The Watchman and Southron May 3rd, 1922 

Session of Dail Eireann characterized by bitter debate but was free from violence
Dublin, April 28 (By the Associated Press)
Today’s session of the Dail Eireann was unexpectedly quiet. There was evident a desire not to pursue yesterday’s personal conflict and when Arthur Griffith, president of the Dail Eireann, urged the necessity, owing to the grave state of the country, of the Dail remaining in session from Week to week, there was unanimous approval. Later it was decided to adjourn the sessions to next Wednesday, the motion for adjournment being agreed to without division.

Eamon De Valera, in a calm manner, followed Mr. Griffith with a plea for avoidance of dissension. Dr. Patrick McCarten then brought up the proposal of Michael Collins for a joint committee of public safety. Mr. Collins and Mr. Griffith did not comment and Mr. De Valera confined his reply to an expression of hope that perhaps by proposals of a third party, the peace conference might lead to some agreement. The report of Richard Mulcahy, minister of defense, provoked a long, keen debate. It condemned disturbances and raids, due to the dissident section of the army. Mrs. O’Gallaghan, of Limerick moved rejection of the report on the ground that Mulcahy had not kept his promise to maintain the army as a Republican body. Seconding this motion, Liam Mellows, secretary of the dissident, army army council, not only defended his men, but delivered an unsparing attack on the headquarters staff. Non-support of the treaty in the Dail, he said, made the breach inevitable.

In support of the irreconcilables Mellows declared that owning to their allegiance to the republic soldiers would never consent to enter the British Empire against which they fought. He frankly expressed the distrust which the dissident section of the army had for the Dail, which voted subversion of the republic. He ridiculed the idea that the soldiers should keep their mouths shut and face such intrigues. Raids on goods, he explained, were part of the work of the Belfast boycott and would continue until they were no longer necessary.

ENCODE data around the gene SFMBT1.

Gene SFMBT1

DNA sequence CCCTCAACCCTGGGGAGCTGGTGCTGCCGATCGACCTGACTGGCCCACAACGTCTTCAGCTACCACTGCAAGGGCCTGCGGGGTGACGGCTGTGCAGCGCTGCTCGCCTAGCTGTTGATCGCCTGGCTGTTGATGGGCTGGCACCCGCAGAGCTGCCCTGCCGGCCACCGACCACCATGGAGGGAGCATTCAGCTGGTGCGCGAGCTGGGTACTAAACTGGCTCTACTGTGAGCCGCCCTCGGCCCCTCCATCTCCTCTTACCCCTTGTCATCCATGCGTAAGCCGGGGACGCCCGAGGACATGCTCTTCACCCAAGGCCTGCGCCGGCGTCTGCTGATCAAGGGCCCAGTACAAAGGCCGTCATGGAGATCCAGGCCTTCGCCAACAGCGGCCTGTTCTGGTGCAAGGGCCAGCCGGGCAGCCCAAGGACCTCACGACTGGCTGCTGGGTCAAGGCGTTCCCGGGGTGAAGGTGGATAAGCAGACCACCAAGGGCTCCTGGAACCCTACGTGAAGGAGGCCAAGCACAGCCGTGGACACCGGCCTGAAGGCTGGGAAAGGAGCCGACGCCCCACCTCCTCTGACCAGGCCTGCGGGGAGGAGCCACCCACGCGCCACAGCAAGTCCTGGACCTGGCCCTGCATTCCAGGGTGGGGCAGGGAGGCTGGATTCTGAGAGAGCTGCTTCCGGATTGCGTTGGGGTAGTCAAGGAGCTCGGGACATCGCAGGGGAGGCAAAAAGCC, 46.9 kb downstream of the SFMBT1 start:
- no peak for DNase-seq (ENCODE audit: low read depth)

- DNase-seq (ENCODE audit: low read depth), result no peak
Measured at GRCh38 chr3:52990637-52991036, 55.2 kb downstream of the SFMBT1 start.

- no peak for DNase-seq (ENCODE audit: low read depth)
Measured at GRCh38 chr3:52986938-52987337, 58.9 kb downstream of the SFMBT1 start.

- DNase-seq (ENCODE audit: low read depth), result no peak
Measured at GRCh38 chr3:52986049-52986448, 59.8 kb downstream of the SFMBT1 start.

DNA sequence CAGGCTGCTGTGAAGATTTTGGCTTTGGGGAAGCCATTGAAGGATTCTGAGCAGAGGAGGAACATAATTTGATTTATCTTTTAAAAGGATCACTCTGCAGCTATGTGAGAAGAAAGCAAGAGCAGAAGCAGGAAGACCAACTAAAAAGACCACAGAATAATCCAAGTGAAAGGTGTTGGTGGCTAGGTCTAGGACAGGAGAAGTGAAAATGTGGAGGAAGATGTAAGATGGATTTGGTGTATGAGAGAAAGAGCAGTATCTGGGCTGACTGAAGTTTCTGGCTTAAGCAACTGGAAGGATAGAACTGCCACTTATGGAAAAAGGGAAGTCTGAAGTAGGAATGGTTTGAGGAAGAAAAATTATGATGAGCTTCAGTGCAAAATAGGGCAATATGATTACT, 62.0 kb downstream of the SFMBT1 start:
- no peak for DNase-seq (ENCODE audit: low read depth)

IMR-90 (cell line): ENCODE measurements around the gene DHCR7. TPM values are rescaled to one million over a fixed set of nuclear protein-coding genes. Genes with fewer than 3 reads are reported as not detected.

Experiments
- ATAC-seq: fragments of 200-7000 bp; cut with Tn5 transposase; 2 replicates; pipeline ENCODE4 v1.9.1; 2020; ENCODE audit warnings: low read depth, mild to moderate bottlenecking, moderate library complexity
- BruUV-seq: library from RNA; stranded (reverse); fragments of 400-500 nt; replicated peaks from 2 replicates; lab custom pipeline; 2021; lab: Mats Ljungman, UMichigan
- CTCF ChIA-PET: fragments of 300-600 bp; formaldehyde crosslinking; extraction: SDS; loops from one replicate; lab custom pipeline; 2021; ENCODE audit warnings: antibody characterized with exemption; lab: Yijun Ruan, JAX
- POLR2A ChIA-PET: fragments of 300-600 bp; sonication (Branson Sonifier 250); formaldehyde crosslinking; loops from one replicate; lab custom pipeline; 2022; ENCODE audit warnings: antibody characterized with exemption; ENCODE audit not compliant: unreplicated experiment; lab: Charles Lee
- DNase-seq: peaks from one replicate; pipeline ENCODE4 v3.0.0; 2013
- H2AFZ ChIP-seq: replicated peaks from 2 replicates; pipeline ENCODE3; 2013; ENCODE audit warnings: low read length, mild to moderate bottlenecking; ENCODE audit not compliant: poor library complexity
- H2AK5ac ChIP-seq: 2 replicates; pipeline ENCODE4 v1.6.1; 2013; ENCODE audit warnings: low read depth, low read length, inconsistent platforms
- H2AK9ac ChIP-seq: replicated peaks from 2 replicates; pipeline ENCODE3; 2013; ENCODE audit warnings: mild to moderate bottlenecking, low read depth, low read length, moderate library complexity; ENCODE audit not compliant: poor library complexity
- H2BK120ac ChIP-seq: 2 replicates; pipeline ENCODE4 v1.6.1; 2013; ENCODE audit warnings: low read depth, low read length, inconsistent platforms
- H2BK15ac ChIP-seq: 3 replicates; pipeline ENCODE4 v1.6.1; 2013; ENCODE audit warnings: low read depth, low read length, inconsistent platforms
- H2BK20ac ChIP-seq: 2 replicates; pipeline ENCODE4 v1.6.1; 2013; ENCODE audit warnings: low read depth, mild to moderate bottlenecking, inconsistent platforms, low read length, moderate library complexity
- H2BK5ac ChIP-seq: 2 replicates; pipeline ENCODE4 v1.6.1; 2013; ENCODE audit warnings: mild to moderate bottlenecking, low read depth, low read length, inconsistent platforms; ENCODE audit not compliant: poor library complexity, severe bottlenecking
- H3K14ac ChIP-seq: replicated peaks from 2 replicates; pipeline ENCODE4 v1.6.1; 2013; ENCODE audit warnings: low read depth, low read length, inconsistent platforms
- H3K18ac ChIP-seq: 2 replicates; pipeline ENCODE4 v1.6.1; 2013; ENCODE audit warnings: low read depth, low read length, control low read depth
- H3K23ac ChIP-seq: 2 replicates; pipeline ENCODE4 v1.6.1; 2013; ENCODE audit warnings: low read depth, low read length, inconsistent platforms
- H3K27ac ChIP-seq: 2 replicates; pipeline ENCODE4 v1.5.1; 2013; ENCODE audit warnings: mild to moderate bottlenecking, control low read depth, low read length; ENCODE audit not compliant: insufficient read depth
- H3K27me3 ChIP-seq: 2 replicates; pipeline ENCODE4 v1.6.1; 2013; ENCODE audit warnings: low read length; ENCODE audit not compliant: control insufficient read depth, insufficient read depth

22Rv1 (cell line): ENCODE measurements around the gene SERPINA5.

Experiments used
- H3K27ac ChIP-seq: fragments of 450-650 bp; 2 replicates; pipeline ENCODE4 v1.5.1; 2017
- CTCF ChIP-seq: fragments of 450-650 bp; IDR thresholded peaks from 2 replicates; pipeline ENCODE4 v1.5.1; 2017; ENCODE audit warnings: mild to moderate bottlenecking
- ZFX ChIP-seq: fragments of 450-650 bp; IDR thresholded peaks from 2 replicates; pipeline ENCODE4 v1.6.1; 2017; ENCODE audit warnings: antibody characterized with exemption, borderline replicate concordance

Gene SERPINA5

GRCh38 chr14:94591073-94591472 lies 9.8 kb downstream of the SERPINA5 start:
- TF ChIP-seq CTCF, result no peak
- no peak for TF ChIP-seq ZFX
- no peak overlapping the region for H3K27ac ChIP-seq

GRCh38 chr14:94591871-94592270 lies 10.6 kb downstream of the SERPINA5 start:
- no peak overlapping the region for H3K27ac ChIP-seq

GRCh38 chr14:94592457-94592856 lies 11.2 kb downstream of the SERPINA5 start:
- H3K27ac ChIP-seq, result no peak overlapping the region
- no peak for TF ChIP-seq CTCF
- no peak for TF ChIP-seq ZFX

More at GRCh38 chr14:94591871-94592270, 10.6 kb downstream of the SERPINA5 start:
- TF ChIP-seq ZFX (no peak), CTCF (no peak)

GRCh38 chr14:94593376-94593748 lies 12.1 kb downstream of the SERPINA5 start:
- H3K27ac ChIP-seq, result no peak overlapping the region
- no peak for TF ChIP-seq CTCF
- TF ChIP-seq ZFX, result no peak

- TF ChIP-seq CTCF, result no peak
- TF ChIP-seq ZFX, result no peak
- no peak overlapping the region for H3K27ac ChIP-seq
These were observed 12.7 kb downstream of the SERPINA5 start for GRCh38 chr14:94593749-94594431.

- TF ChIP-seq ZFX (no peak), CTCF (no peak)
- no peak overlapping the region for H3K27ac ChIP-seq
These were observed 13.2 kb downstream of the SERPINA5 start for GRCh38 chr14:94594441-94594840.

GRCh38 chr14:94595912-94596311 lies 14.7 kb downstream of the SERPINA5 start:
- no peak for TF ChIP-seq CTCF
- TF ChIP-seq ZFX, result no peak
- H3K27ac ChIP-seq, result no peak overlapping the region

Mellows characterized the Dail chameleon-like, one day using the green, white and orange of the republic, the next day the red, white and blue of the Britsih Empire. The dissident soldiers were called mutineers because they were loyal to the republic. It was true they were irregular, in the sense that they lacked funds, but irregulars always were like that and it was no disgrace. The speech was loudly applauded by the De Valera adherents, some of whom in speeches urged unity on the basis of repudiation of the treaty, saying that if was with England followed it would be preferable to civil war. It was the general argument that obedience of the army to the Dail should be conditional on the Dail adherence to the republic. The members of the treaty party were silent for the most part, leaving the debate to the opposition speakers. As the time for adjustment was appearing, Charles Burgess, who is against the treaty, said he intended to speak, but preferred to postpone his remarks until Wednesday in the hope that the army meanwhile could come under unity of command. This was considered the most hopeful incident of the day, though nothing in the course of the debate encouraged any expectation of a compromise.